Thursday, February 12, 2015

The Problem with Stravinsky

Possibly the finest music composition of the 20th century came rather early in the century. What piece of music could I be talking about? I think that a lot of people would agree that the Rite of Spring (FrenchLe Sacre du printempsRussian«Весна священная») is certainly a very strong candidate for the finest composition of the century. While utilizing both folk song and the influence of modern French composers like Ravel and Debussy, it is a uniquely powerful and entirely individual expression and one that I don't think Stravinsky ever topped. I just finished listening to a whole box of Stravinsky's ballets and symphonies and while the Symphony in C and the Symphony in Three Movements are both fine works and the Symphonies of Wind Instruments is a beautifully enigmatic one, I don't think that they really are an improvement over the Rite. And after listening to quite a few of his subsequent ballets like Apollon musagète or Agon, to be anywhere near as inspired as the Rite. For me, and I welcome disagreement, Stravinsky's so-called "neo-classical" period was a bust and his "serial" period a similar bust, but with more wrong notes. Please take me to task in the comments!

But before you do so, listen to the music. Can this:

Or this:

Really stand up in comparison to the Rite:

Or even Petrouchka:

I don't think Stravinsky knew where to go after the Rite. He had burned through such an incredible amount of creative energy between 1910 and 1913 that perhaps he had nothing left. Neo-classicism as practiced by Stravinsky was a kind of retreat from the first eruption of modernism which would not be significantly advanced on until after the Second World War.

I am not biased in favor of modernism as a rule, but the incredible brilliance of Stravinsky's early ballets is undeniable, I think. Pulcinella was initially received as a bit of a joke and certainly, coming from the composer of the Rite of Spring, it is at the very least, incongruous:

Honestly, doesn't that sound like slightly woozy Handel?

Please, weigh in in the comments. I would love to hear what my readers think.


Anonymous said...

I forget who said to Stravinsky upon arriving in France. "Don't listen to Debussy: I'm afraid you'll like it."

Not sure I'd be as harsh as you, but to me Stravinsky is in the mold of Picasso and Bob Dylan. A dismally high portion of their output is dreck. But at their best each one is unsurpassed in their respective genres: modern music; modern painting; pop music.

Hit and miss, isn't that the lot of all great artists? No. I am not aware of any mediocre Bach music.

Bryan Townsend said...

I think that quote is actually from Stravinsky's teacher Rimsky-Korsakov.

Do you think that there is a decline in Stravinsky's later stuff? Because that doesn't seem to be the case with Bob Dylan, at least.

And try to find a mediocre piece by Mozart or Haydn!

Anonymous said...

Thanks for the reference to the quotation. It's cute.

I agree about Mozart and Haydn. And yes I think Stravinsky lost his way, but to be fair, so much innovation was going on in music his efforts to keep up turned out, in hindsight, to have been mistaken. Maybe it had to be that way. I still think of him as the last great composer.

Bob Dylan's range has always been limited (much more so than the Beatles). He works around the blues idiom and does a good job. Though I'll admit it's been years since I paid close attention to him. His sloppiness (both with lyrics and music) started to grate on me.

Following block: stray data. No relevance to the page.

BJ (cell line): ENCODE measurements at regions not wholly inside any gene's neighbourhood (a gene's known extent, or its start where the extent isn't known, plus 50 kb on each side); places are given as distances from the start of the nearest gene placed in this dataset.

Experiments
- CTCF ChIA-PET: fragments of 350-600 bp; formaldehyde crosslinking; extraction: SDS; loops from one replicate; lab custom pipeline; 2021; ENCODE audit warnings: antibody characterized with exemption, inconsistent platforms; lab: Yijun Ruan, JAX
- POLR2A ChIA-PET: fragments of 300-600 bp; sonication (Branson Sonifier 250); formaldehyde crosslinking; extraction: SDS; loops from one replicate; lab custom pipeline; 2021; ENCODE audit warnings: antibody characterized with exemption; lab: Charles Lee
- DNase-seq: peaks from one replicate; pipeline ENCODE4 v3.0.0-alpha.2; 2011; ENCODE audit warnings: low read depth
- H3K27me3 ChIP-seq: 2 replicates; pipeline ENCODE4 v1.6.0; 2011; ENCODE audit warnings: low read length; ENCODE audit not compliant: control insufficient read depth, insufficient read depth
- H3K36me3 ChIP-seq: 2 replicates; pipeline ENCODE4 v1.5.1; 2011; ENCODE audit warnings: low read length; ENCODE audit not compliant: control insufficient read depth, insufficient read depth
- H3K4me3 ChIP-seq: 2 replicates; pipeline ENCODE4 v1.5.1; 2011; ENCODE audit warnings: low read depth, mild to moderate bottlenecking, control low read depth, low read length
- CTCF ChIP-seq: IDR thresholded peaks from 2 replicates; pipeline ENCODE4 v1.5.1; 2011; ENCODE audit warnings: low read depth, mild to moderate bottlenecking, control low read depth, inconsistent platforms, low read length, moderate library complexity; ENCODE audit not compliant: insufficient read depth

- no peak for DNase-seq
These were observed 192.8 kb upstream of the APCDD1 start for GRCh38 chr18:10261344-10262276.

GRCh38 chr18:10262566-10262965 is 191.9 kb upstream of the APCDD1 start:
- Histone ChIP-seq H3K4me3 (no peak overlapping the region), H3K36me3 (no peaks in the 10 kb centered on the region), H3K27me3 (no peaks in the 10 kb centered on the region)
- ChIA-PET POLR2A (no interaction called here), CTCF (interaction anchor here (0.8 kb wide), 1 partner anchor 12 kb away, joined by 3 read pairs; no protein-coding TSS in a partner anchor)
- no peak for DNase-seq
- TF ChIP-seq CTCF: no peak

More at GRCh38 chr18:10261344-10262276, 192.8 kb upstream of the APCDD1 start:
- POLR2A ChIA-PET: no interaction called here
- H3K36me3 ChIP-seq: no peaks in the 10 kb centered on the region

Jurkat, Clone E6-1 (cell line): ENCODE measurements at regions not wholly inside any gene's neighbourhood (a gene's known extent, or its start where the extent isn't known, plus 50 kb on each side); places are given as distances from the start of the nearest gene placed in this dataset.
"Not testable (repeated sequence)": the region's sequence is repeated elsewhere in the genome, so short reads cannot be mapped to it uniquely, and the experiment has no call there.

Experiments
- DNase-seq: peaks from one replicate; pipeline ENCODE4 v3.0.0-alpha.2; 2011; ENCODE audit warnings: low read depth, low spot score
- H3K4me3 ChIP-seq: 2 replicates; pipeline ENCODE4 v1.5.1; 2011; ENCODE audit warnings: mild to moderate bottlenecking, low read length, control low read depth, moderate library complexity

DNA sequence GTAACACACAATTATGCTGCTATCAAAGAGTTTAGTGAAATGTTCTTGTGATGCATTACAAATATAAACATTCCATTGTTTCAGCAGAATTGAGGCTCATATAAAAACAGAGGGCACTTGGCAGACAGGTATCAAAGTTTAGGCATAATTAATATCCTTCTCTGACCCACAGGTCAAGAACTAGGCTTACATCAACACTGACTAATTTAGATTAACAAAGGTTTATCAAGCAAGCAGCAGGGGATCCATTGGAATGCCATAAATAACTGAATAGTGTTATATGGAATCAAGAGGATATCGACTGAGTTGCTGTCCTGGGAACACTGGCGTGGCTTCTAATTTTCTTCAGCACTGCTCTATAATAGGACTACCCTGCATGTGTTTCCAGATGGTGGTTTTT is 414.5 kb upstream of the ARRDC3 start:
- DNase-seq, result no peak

Rickard Dahl said...

Last great composer? Aren't you forgetting about Shostakovich? And also that you consider him to be the last great doesn't mean there won't plenty of new great composers in the future.

Bryan Townsend said...

Even given their immense talent and hard work, it is still astonishing how much great music Haydn, Mozart and Schubert wrote. If you put all the outstanding pieces by Stravinsky in a single CD box, how many discs would you need? Ten? Twenty at the most? The complete edition of Mozart takes up 170 CDs! And I have yet to find a bad or even a mediocre piece. I listened to a whole disc of marches the other day--and you certainly don't think of Mozart as much of a march composer. But guess what, they were all good!

When we are talking about 20th century artists like Stravinsky (and Picasso for that matter) there is always some additional context: publicity, marketing and the mass media have much more influence than in previous eras. I think that we might think of Stravinsky as the last great composer because he was the last composer of classical music who was widely talked about in the mass media. He was a kind of celebrity. Since then, the doors to that kind of fame have been largely closed to composers of classical music. The only musicians today who can be celebrities are pop musicians.

So setting that aspect to one side, if we look at composers like John Adams or John Luther Adams or Philip Glass or Esa-Pekka Salonen, do we want to say that their music is as insignificant as their public profile might indicate? Certainly in the case of Salonen I would want to say that his music is easily the equal of a lot of what Stravinsky wrote, even if not quite at the Rite of Spring level.

Shostakovich was working in an entirely different context. In the Soviet Union, even into the 70s, the public environment was still oriented towards classical, not pop music. The impact of the Beatles was barely felt behind the Iron Curtain. So Shostakovich could achieve a level of fame in that kind of context because he is a very fine composer. Had he lived in the West he would have faced different kinds of challenges and likely written a different kind of music.